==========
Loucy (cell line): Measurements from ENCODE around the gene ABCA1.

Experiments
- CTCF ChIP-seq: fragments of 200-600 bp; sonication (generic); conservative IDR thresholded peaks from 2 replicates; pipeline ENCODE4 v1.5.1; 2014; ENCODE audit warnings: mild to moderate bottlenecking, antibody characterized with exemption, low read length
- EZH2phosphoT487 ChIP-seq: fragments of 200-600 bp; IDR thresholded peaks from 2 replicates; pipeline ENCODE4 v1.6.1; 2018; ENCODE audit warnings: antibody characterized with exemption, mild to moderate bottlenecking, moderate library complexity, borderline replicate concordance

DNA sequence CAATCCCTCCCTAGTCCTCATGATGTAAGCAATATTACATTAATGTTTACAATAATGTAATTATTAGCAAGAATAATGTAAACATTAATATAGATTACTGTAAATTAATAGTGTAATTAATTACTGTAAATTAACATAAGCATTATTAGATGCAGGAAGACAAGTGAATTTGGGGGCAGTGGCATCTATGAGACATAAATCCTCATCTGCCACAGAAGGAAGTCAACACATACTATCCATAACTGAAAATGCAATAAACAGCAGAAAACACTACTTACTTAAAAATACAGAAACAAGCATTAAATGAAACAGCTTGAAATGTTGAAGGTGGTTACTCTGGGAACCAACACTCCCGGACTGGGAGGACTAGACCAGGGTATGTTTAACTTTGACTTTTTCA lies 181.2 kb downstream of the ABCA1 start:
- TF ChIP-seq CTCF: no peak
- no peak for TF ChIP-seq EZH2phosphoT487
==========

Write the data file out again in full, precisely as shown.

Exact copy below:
Loucy (cell line): Measurements from ENCODE around the gene ABCA1.

Experiments
- CTCF ChIP-seq: fragments of 200-600 bp; sonication (generic); conservative IDR thresholded peaks from 2 replicates; pipeline ENCODE4 v1.5.1; 2014; ENCODE audit warnings: mild to moderate bottlenecking, antibody characterized with exemption, low read length
- EZH2phosphoT487 ChIP-seq: fragments of 200-600 bp; IDR thresholded peaks from 2 replicates; pipeline ENCODE4 v1.6.1; 2018; ENCODE audit warnings: antibody characterized with exemption, mild to moderate bottlenecking, moderate library complexity, borderline replicate concordance

DNA sequence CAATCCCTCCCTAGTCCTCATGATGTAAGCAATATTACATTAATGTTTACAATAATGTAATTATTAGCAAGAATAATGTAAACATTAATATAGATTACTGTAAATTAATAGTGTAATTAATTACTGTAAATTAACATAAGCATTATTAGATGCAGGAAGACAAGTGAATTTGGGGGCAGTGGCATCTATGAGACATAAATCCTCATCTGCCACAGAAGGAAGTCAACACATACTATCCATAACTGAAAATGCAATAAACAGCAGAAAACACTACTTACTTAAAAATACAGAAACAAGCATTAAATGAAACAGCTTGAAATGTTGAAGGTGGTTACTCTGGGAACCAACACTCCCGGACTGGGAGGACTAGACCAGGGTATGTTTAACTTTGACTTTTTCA lies 181.2 kb downstream of the ABCA1 start:
- TF ChIP-seq CTCF: no peak
- no peak for TF ChIP-seq EZH2phosphoT487